Authors: P. Chalasani
Portrait of Prasad Chalasani with a coral colour neural network and information icon.

In this interview, we talk to Prasad Chalasani, CEO and Co-Founder of XaiPient, an AI startup that building focuses on products empowering analysts to make better business decisions with no-code trustworthy AI. 

The views expressed in this article are those of the interviewee and do not necessarily reflect the position of RBC or Borealis AI.
 


 

What does XaiPient do?

Prasad Chalasani (PC):

Our focus is on enabling business analysts to use  the automated ML and explainability to make better decisions. What we found is that there is a world of non-coder business analysts out there who want to use business data and machine learning to deliver actionable predictions. But they also want to understand the drivers behind those predictions, so they can trust and act on them. Our solutions are aimed at helping them achieve those goals quickly, getting insights they need in minutes, rather than waiting for days or even weeks for data scientists to build ML models.

 

Would data scientists and ML engineers find your solutions useful?

(PC):

Certainly. And we also offer a model training and explanation API for data scientists and ML engineers. But we have found that data scientists are generally quite comfortable using open source explainability tools that enable model developers to show factors influencing predictions. Business analysts, on the other hand, can’t adapt tools to their business contexts as easily, since these adjustments would require ML modeling skills, and tend to be more interested in the drivers behind the predictions that influence business outcomes. That means their capabilities and needs are somewhat different.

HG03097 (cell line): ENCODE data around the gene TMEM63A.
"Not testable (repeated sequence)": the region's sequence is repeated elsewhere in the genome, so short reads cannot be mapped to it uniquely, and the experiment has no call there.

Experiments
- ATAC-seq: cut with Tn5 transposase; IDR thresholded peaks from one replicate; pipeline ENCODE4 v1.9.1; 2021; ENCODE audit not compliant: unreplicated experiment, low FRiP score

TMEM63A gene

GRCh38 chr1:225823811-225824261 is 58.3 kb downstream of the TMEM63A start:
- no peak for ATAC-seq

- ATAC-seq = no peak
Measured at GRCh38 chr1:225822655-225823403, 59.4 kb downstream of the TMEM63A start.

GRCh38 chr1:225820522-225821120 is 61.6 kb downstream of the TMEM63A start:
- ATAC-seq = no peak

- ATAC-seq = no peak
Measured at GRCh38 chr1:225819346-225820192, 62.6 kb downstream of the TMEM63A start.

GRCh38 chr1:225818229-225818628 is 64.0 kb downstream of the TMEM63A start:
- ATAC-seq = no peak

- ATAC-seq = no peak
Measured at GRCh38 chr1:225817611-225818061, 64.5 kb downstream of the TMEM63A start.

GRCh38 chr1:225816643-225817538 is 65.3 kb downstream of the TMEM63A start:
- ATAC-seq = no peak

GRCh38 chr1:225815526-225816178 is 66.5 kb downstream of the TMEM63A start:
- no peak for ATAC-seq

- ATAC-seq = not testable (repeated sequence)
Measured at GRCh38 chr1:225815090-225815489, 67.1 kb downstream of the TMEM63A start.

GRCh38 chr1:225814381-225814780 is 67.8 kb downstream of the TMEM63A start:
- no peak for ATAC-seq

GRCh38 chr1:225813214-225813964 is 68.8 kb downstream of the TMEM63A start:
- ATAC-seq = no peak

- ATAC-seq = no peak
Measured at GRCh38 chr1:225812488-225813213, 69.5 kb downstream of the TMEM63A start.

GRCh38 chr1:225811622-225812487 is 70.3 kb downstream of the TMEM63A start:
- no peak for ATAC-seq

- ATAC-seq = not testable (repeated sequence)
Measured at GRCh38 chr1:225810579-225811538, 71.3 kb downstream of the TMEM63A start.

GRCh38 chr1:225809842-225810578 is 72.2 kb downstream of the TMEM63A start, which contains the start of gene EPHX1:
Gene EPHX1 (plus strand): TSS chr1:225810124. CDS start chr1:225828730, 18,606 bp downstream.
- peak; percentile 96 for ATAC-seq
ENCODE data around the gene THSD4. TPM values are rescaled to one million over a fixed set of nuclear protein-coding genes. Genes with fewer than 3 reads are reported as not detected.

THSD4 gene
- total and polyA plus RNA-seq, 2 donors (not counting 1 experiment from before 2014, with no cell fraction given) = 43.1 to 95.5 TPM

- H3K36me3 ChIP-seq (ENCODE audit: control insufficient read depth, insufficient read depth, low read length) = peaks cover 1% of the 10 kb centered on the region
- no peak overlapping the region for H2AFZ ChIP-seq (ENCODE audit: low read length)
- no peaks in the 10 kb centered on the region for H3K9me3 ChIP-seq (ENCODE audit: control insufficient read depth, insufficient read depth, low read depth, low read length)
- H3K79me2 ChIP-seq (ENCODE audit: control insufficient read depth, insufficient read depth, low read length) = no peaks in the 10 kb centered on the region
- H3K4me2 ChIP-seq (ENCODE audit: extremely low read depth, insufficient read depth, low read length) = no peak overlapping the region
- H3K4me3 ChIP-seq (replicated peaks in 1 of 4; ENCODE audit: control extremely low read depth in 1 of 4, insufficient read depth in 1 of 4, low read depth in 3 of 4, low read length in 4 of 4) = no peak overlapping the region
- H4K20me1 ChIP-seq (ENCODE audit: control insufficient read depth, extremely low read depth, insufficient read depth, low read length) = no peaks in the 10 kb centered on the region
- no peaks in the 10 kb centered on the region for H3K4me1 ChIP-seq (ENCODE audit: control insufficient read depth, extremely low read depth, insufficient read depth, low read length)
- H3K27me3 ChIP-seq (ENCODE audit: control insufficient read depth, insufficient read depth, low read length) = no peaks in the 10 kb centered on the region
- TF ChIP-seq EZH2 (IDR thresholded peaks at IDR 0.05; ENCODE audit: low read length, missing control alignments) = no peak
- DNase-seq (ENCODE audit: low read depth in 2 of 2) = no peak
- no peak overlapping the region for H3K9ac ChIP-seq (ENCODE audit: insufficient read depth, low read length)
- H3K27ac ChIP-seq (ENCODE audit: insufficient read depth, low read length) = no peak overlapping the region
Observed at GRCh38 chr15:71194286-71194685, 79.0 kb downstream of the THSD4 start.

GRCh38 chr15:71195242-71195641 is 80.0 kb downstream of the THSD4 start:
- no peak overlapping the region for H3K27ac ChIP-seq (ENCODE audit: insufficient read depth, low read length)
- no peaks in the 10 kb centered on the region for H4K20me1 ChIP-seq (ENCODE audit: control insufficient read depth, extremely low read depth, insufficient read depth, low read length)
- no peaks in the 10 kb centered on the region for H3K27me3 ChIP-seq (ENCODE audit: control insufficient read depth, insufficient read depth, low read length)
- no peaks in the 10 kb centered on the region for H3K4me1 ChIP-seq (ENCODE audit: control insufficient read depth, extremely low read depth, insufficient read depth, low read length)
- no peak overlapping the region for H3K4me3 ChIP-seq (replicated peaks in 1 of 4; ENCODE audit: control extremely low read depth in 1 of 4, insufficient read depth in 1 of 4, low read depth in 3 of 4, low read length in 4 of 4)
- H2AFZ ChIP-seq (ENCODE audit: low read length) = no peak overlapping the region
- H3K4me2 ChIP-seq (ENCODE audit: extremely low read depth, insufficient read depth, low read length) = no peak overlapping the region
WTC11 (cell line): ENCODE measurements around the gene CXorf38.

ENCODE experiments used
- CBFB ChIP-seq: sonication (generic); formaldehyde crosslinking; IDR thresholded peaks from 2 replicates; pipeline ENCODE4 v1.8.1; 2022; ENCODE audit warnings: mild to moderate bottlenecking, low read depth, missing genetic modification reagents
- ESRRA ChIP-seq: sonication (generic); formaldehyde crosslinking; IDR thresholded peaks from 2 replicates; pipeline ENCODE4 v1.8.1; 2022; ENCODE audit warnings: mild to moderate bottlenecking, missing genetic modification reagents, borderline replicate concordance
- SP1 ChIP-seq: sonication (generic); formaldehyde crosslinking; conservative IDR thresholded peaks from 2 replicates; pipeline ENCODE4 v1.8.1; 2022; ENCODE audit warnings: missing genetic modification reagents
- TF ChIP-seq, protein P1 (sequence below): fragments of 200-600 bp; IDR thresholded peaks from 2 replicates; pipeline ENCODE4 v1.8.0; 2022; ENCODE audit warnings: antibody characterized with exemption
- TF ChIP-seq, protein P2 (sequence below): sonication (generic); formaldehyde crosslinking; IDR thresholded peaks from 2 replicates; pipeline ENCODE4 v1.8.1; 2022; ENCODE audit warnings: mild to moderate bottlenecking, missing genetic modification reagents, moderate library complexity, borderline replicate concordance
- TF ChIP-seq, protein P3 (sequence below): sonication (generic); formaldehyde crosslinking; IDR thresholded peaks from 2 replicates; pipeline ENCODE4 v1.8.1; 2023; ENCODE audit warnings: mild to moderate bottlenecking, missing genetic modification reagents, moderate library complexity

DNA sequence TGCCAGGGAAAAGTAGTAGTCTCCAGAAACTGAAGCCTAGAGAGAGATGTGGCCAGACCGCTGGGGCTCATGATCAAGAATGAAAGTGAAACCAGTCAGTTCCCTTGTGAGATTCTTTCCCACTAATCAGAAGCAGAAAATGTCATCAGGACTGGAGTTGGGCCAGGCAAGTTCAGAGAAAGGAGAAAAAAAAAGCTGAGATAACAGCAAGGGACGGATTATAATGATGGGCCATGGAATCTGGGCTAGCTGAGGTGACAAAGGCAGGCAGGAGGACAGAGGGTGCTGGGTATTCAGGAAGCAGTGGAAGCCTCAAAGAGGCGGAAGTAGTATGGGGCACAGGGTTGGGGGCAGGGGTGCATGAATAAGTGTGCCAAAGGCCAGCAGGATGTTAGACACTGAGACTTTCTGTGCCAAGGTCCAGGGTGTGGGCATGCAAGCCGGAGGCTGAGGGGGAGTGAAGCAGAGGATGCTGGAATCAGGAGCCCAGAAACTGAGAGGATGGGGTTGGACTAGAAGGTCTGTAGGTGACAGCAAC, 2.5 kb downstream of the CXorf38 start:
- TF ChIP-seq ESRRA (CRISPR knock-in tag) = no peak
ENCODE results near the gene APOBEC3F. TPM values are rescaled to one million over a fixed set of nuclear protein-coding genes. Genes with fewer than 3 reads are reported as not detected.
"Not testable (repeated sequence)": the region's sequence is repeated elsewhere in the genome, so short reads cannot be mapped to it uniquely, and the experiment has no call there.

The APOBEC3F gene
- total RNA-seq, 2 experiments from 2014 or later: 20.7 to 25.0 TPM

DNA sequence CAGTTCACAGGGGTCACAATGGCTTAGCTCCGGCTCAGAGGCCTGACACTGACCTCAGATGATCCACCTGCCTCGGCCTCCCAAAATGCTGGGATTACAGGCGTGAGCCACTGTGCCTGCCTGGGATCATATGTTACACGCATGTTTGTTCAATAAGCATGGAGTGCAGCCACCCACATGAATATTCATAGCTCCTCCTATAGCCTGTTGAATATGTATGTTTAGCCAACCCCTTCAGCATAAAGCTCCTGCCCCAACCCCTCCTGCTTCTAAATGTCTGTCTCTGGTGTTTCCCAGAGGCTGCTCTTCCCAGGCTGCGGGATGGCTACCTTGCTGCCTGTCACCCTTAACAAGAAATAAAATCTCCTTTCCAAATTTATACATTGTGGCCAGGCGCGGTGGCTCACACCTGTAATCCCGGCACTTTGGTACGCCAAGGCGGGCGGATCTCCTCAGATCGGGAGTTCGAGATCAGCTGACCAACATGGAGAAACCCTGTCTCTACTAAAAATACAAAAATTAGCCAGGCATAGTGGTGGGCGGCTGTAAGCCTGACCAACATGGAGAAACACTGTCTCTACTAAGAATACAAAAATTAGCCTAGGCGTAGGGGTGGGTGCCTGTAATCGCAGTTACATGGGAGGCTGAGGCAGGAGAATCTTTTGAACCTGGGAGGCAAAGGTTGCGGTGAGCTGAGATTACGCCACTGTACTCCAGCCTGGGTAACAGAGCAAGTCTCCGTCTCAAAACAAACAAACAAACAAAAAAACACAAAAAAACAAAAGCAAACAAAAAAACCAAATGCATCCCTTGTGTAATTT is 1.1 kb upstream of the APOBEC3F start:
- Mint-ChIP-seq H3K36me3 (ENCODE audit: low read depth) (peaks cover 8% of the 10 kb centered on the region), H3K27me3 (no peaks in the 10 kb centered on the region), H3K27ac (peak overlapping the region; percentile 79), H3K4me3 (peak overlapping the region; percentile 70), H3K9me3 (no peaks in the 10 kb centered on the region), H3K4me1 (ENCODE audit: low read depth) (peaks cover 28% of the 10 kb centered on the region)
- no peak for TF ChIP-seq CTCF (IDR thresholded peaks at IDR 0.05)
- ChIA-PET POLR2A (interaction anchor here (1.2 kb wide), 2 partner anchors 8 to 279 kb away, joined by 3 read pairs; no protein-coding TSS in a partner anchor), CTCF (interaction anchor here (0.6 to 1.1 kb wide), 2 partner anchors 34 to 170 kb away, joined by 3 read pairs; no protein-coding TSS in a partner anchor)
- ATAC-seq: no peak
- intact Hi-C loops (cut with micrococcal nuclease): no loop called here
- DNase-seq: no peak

How has your business model evolved as you explored the market need?

(PC):

We have learned a lot over the past year and half. Initially, our plan was to bring our solutions to technical teams as a pure explainability tool. But we quickly realized we needed to pivot. Now we are getting lots of traction in the market by packaging AutoML with explainability tools focused on non-technical teams. The conversation isn’t about explaining their models; it’s about understanding their data and improving the business.

 

What are some of the main use cases you’re focused on?

 (PC):

Real-world applications have been very exciting. We recently used our event-sequence models approach to identify which government actions were having the greatest impact on COVID-19 death rates. We can potentially also use these models to figure out if a certain type of drug or therapy leads to an increase in adverse events.

At the other end of the spectrum, we work with clients to drive marketing analytics. For example, we show which accounts are most likely to convert, and help identify campaigns and channels with the most impact on predicted conversion rates. This helps businesses see the real drivers of their business, faster. These drivers can then be adjusted to transform the business and improve the outcomes. 

 

You recently co-authored a paper that suggested a link between adversarial learning and explainability. Can you summarize your findings?

(PC):

For that research, we focused on the following two desirable properties of feature attributions: sparsity and stability. Sparsity means making the attributions human-friendly by focusing on only the truly relevant features. Stability ensures that you don’t get wildly different explanations if the input changes slightly.